Joseph Gallagher: «The Chinese M&A Story Today Is Much Broader»

Joseph Gallagher, Credit Suisse

Joseph Gallagher, Credit Suisse

Mr. Gallagher, during the heady days of the Japanese bubble period Japan Inc embarked on a high profile M&A feast. How is the Chinese story different?

In the late 1980’s and 1990’s the United States experienced a Japanese acquisition boom. The China outbound mergers and acquisitions (M&A) story we’re seeing today appears to be much deeper and broader, with Chinese buyers playing an increasing role in global M&A activity. In 2016 year-to-date (YTD), China outbound M&A volume reached approximately $186 billion, an increase of nearly 80 percent from $103 billion in 2015.

Chinese public and private companies are seeking targets which either fit strategically into their businesses, in terms of providing access to new technology and new markets, or which help to further a long term national agenda to build out domestic capabilities in certain priority sectors. The sectors that are a focus for Chinese outbound M&A activity have shifted from energy and natural resources to technology and consumption related, in line with the maturing of the Chinese economy.

«Chinese companies have not only been active in the U.S., as the Japanese were during the bubble»

As the domestic economy slows, Chinese companies are also looking for newer engines of inorganic growth. From an acquirer perspective, the drivers of activity have been diverse, ranging from serial acquirers to smaller buyers venturing overseas for the first time. And finally, Chinese companies have not only been active in the U.S., as the Japanese were during the bubble period, they are also venturing to markets in Europe and Latin America. For example, Switzerland, Germany and Brazil, in addition to the U.S., have been the top destinations for China outbound M&A in 2016 YTD.

Is the current stream of liquidity out of China merely the beginning, and if so, where do you see Chinese M&A in five years’ time?

We expect China’s M&A activity to continue to maintain strong momentum. Privately-owned and listed companies, including state-owned enterprises, will continue to be active as they look to overseas for technology, expertise and strong brands to bring back to China.

«The strength from our APAC business model has been a valuable competitive advantage»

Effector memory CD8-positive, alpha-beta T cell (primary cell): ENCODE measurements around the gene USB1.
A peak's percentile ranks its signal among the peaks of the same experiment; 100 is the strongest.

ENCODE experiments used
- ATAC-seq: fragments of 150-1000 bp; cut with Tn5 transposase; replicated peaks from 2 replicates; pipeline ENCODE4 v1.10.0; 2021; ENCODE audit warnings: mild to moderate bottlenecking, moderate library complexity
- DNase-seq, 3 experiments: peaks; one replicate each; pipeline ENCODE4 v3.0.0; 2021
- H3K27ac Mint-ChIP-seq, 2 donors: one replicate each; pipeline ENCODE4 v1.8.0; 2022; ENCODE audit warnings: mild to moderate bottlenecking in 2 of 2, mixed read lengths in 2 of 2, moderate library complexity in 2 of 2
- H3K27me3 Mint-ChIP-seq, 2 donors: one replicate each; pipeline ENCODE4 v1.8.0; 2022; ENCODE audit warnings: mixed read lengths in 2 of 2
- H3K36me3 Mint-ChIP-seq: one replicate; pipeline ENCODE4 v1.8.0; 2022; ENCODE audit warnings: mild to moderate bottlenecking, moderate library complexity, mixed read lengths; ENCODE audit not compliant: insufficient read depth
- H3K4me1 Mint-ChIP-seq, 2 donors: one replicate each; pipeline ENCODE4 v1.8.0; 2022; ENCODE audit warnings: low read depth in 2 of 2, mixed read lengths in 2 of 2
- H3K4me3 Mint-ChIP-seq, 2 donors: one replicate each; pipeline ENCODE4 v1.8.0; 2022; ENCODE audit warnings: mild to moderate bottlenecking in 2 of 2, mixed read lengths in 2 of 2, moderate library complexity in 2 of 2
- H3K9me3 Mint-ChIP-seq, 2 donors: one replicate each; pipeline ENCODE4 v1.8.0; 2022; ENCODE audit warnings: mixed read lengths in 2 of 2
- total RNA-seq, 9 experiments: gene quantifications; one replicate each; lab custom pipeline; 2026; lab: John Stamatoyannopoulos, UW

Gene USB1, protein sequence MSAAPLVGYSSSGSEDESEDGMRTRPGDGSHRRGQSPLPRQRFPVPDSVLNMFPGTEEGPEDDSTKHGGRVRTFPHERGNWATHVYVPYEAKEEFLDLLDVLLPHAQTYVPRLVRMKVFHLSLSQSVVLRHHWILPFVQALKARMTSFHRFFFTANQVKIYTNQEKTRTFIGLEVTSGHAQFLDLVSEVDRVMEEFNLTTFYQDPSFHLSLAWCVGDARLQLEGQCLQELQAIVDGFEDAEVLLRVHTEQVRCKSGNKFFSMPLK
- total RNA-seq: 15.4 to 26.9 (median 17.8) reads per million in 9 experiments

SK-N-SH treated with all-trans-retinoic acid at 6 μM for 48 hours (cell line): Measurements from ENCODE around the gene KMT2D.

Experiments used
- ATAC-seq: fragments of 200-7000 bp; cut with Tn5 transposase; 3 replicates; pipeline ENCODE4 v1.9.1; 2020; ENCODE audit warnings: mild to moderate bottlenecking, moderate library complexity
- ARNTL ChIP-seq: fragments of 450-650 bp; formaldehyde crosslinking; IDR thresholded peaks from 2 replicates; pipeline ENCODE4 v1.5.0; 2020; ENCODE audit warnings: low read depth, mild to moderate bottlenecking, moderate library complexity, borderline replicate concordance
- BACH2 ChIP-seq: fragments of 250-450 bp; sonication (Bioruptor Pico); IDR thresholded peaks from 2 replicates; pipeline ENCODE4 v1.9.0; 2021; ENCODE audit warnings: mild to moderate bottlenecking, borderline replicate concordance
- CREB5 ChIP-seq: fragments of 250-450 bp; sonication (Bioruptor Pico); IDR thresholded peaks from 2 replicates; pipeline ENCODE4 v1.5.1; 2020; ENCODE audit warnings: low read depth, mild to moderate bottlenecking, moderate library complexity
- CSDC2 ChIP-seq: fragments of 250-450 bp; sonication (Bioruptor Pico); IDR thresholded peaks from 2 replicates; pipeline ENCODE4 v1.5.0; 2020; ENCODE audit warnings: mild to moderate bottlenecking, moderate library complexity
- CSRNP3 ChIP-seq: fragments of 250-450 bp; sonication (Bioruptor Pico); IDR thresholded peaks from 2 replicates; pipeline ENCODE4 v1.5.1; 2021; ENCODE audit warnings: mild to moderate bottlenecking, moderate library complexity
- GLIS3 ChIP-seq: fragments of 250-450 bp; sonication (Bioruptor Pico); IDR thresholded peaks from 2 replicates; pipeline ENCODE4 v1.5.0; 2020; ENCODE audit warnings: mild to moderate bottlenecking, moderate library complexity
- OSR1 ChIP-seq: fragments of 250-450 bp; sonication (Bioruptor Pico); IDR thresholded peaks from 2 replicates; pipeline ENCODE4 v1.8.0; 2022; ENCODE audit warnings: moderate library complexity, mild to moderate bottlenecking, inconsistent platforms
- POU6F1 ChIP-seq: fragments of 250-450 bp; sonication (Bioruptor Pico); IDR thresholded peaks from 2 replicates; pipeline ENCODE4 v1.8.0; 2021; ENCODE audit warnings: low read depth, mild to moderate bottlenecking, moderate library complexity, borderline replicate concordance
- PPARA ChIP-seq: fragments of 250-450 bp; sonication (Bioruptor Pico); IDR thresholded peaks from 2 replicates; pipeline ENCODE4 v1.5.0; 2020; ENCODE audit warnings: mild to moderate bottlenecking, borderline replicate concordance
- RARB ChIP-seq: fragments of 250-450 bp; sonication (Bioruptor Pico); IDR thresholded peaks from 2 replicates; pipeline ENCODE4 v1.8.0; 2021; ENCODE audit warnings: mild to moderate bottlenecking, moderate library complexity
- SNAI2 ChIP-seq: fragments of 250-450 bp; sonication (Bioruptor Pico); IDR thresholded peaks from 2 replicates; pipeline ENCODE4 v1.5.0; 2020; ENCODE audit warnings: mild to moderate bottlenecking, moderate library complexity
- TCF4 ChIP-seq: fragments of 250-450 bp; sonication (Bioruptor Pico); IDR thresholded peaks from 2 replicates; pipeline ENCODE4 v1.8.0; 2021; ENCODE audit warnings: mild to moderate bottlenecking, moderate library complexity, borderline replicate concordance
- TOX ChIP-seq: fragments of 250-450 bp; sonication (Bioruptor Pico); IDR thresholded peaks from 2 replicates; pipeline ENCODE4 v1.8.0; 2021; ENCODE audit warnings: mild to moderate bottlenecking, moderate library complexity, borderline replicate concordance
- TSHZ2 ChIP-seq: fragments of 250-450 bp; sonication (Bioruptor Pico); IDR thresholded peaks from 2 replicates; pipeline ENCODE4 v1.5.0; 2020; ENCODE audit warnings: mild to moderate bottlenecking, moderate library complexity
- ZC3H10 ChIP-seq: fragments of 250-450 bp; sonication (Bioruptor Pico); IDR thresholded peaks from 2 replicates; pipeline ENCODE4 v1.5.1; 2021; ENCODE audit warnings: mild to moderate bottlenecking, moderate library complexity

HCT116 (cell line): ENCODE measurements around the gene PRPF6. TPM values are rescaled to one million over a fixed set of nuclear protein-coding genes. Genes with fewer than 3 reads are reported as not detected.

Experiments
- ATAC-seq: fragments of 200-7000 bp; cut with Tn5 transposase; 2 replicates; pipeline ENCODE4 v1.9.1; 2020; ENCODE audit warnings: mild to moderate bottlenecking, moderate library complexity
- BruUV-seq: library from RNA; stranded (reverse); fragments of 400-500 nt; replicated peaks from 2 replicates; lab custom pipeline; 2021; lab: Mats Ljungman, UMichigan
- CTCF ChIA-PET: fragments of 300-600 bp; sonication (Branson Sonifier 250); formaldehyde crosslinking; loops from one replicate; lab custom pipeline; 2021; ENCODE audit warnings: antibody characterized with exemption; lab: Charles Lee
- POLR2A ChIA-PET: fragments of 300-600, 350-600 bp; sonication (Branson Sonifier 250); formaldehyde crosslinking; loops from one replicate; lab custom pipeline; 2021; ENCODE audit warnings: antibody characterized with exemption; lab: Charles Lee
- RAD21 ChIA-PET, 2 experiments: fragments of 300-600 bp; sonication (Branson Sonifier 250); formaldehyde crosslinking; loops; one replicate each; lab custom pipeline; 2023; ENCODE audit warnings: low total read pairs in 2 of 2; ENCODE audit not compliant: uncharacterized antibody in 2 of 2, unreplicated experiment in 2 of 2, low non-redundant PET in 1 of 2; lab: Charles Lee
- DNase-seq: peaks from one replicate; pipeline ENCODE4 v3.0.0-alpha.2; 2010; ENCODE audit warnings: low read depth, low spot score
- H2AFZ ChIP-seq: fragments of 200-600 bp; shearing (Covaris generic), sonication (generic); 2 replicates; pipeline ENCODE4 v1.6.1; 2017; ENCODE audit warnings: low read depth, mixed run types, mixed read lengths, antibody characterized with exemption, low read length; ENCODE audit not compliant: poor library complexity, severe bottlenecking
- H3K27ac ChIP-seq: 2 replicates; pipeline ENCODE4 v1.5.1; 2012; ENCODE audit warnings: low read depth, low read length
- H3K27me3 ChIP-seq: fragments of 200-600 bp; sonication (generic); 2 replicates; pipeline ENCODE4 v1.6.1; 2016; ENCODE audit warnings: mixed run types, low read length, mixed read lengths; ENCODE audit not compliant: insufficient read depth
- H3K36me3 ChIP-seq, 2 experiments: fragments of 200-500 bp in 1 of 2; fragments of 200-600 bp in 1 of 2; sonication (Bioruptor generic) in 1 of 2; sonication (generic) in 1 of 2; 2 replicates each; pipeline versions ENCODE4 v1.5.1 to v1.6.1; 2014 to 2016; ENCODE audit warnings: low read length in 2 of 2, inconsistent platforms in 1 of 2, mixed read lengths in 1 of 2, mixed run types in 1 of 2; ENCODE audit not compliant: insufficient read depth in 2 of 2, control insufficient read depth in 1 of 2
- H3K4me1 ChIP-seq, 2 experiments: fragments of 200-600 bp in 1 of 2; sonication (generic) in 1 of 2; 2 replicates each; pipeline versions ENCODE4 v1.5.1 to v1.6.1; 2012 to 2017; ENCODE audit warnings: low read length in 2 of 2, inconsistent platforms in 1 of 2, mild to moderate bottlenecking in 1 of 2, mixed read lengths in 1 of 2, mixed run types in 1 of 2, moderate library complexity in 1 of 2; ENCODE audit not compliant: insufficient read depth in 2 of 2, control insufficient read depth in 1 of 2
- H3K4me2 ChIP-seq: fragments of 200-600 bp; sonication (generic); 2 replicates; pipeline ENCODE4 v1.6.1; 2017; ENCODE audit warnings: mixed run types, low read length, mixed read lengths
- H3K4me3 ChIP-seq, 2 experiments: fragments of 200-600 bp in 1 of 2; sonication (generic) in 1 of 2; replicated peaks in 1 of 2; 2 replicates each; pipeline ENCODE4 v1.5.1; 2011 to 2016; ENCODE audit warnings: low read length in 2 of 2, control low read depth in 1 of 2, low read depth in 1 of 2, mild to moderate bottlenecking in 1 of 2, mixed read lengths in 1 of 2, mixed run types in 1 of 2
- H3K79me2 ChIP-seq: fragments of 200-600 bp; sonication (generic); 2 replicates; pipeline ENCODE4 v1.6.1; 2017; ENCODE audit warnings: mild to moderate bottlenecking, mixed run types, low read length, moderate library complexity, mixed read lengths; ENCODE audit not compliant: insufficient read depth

As long as certain conditions exist – such as lower valuations for assets abroad, ample access to competitive financing, the need to hedge against the yuan, and supportive government directives such as One Belt One Road – we can expect the current robust wave of activity to continue in the foreseeable future.

Is Credit Suisse well placed to continue to capture a large share of this business?

The strength that comes from our APAC business model has been a valuable competitive advantage for us, especially in terms of winning advisory roles on transformational, strategically important M&A transactions.

Our uniquely integrated platform spanning our investment bank and private bank is something which very much appeals to clients, including corporates and entrepreneurs alike, because we can leverage expertise across the bank’s products as well as structure innovative and bespoke financing solutions.

The U.S., Europe and Australia have been M&A targets for China. Do you see Chinese companies becoming more active across Asia, or will political sensitivities prevent this?

To the extent that the desire to build access to technology, know-how and strong consumer brands has driven much of the China outbound activity, developed markets such as U.S., Europe and Australia have made more natural sense in terms of target destinations.

«Chinese companies are often willing to pay a relatively higher premium for assets»

Chinese companies have so far been relatively less active in Asia but that could change depending on a number of factors such as attractiveness of assets and valuations, as well as political sensitivities.

What sectors do you see being the most important to Chinese firms? If overseas firms know that the mainland companies are after their business, does this add a «Chinese premium» onto the deal pricing?

As China transforms from a manufacturing-based economy to one that is focused on consumption, access to know-how and high-value brands becomes increasingly critical. As such, Chinese buyers are snapping up targets from a diverse range of sectors, from technology to entertainment to other consumer-facing segments, where they are looking to move up the value chain.

Given the strategic drivers behind their buying spree, Chinese companies typically take a longer term view when evaluating a potential acquisition, and therefore are often willing to pay a relatively higher premium for assets that offer a compelling strategic rationale. For global sell sides, including Chinese buyers in the process is important for ensuring maximization of value.

Joseph D. Gallagher is Vice Chairman and Managing Director of Investment Banking and Capital Markets and Head of Mergers and Acquisitions for Asia Pacific for Credit Suisse, based in Hong Kong. He has over 30 years of experience working for Credit Suisse including executive management positions in both the investment banking and investment management businesses. His experience includes over 20 years of investment banking in Asia and including three years of heading the investment banking in the region.

Prior to his roles in Investment Banking and Capital Markets, Gallagher held several senior executive positions at Credit Suisse Asset Management CSAM). These positions included CEO – CSAM America 2003 to 2004, CEO – CSAM Europe 2000 to 2002 and CSAM Global CFO – 1999 to 2004. He joined Credit Suisse First Boston (CSFB) in 1985 as an investment banker based in New York specializing in financial institutions and mergers and acquisitions.


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